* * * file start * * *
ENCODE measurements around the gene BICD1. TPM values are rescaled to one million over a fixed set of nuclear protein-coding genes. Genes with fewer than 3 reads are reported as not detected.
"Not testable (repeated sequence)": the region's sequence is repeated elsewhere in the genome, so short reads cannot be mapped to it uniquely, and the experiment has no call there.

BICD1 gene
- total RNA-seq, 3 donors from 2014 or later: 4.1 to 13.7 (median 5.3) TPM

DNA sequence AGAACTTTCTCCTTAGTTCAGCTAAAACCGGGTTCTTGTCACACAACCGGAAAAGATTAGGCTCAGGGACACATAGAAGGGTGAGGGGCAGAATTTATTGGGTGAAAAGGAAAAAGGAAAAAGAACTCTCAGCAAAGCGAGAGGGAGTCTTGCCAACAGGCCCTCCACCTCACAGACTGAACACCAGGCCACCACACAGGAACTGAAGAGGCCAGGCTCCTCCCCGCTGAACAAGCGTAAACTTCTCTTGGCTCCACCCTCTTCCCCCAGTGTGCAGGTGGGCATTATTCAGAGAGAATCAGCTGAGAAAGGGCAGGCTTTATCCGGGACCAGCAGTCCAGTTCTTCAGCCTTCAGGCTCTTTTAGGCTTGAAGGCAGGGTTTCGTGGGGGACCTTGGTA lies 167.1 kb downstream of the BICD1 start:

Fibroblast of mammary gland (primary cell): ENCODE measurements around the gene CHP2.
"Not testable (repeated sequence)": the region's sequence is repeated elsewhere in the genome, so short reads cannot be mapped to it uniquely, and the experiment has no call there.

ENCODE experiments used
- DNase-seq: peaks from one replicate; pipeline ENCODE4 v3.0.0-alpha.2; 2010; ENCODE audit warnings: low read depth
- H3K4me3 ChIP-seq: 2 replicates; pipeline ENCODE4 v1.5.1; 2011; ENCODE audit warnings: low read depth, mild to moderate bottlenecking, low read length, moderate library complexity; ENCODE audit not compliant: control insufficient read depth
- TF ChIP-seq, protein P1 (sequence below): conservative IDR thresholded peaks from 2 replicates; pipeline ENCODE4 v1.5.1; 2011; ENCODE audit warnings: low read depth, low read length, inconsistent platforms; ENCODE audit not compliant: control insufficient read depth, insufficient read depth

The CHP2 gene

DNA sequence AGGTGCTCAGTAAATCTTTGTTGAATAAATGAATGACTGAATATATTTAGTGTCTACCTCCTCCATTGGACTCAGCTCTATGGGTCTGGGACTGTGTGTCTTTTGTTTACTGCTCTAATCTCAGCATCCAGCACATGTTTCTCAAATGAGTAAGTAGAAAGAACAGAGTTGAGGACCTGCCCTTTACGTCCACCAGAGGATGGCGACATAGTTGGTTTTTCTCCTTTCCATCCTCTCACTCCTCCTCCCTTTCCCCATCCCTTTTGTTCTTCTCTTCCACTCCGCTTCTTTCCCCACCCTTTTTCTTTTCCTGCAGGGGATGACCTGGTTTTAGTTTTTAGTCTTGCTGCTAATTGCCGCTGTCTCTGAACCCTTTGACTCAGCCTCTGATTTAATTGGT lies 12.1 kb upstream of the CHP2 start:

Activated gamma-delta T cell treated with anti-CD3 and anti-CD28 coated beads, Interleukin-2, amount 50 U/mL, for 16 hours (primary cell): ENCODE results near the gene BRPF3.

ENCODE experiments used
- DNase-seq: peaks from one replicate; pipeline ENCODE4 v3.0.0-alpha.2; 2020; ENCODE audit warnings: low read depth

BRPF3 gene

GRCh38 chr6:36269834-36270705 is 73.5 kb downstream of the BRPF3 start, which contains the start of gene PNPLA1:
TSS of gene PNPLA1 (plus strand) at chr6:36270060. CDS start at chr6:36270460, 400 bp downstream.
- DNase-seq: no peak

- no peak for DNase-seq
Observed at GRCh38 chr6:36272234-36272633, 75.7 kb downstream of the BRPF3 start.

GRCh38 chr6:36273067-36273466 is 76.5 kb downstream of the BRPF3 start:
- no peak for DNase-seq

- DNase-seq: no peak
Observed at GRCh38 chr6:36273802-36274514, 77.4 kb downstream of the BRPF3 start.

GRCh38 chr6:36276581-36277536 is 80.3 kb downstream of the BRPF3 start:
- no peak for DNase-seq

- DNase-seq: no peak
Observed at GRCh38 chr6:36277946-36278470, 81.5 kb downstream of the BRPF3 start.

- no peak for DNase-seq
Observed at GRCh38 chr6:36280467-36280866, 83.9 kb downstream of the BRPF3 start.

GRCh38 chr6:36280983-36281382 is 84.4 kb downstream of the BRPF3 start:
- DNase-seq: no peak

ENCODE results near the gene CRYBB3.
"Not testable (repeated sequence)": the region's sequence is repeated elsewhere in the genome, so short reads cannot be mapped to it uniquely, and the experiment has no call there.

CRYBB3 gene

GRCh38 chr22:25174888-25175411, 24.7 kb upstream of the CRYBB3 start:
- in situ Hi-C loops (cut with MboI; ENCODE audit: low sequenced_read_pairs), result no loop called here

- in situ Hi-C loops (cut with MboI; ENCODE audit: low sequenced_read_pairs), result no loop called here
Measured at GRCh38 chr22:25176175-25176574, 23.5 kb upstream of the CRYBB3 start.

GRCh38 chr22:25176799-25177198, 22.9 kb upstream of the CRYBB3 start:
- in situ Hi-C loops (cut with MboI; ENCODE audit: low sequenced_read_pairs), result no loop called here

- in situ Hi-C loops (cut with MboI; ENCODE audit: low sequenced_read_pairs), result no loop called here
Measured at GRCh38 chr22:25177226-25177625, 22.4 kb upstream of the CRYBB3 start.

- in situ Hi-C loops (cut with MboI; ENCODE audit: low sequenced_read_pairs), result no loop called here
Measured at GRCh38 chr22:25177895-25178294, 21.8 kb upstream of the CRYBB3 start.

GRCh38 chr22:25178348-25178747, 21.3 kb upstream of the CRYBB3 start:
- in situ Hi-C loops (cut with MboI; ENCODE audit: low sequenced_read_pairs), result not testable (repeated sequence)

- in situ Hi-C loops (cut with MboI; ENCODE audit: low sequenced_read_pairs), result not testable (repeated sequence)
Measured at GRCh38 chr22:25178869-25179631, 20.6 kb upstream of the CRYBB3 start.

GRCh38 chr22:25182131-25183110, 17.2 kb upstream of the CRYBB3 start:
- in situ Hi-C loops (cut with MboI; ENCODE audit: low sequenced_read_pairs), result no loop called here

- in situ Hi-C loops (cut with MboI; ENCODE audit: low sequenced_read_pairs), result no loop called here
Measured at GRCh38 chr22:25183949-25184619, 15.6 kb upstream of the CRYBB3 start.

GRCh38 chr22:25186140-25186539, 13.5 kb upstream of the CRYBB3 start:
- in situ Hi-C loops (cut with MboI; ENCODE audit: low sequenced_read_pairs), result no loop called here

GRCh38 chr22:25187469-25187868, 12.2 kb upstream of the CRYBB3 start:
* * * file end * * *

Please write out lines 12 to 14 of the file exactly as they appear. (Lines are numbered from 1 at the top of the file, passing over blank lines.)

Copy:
The CHP2 gene

DNA sequence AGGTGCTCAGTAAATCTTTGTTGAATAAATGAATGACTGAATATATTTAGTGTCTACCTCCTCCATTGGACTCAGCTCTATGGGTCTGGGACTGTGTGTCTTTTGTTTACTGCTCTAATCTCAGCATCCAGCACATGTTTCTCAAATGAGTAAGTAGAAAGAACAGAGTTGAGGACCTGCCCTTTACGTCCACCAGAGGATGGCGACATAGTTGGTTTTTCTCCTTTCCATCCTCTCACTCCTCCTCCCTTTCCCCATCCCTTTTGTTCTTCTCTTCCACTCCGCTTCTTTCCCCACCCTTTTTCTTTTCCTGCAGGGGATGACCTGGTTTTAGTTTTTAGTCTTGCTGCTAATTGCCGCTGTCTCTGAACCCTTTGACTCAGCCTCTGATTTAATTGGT lies 12.1 kb upstream of the CHP2 start:

Activated gamma-delta T cell treated with anti-CD3 and anti-CD28 coated beads, Interleukin-2, amount 50 U/mL, for 16 hours (primary cell): ENCODE results near the gene BRPF3.